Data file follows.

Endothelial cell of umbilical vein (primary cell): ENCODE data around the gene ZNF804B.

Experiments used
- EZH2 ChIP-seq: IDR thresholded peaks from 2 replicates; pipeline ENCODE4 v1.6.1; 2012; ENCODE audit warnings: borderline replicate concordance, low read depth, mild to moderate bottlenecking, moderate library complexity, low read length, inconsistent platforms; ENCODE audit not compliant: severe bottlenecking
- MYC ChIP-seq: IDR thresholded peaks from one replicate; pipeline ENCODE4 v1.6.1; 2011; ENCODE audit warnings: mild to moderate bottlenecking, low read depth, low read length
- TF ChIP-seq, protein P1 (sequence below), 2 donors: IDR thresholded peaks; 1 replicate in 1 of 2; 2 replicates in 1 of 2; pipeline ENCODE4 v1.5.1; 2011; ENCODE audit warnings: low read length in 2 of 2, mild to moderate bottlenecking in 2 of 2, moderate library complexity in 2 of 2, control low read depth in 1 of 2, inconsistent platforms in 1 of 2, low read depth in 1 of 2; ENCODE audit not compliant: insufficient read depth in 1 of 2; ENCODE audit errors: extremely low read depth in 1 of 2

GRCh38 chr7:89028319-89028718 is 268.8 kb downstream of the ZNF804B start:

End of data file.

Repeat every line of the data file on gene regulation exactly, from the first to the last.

Endothelial cell of umbilical vein (primary cell): ENCODE data around the gene ZNF804B.

Experiments used
- EZH2 ChIP-seq: IDR thresholded peaks from 2 replicates; pipeline ENCODE4 v1.6.1; 2012; ENCODE audit warnings: borderline replicate concordance, low read depth, mild to moderate bottlenecking, moderate library complexity, low read length, inconsistent platforms; ENCODE audit not compliant: severe bottlenecking
- MYC ChIP-seq: IDR thresholded peaks from one replicate; pipeline ENCODE4 v1.6.1; 2011; ENCODE audit warnings: mild to moderate bottlenecking, low read depth, low read length
- TF ChIP-seq, protein P1 (sequence below), 2 donors: IDR thresholded peaks; 1 replicate in 1 of 2; 2 replicates in 1 of 2; pipeline ENCODE4 v1.5.1; 2011; ENCODE audit warnings: low read length in 2 of 2, mild to moderate bottlenecking in 2 of 2, moderate library complexity in 2 of 2, control low read depth in 1 of 2, inconsistent platforms in 1 of 2, low read depth in 1 of 2; ENCODE audit not compliant: insufficient read depth in 1 of 2; ENCODE audit errors: extremely low read depth in 1 of 2

GRCh38 chr7:89028319-89028718 is 268.8 kb downstream of the ZNF804B start: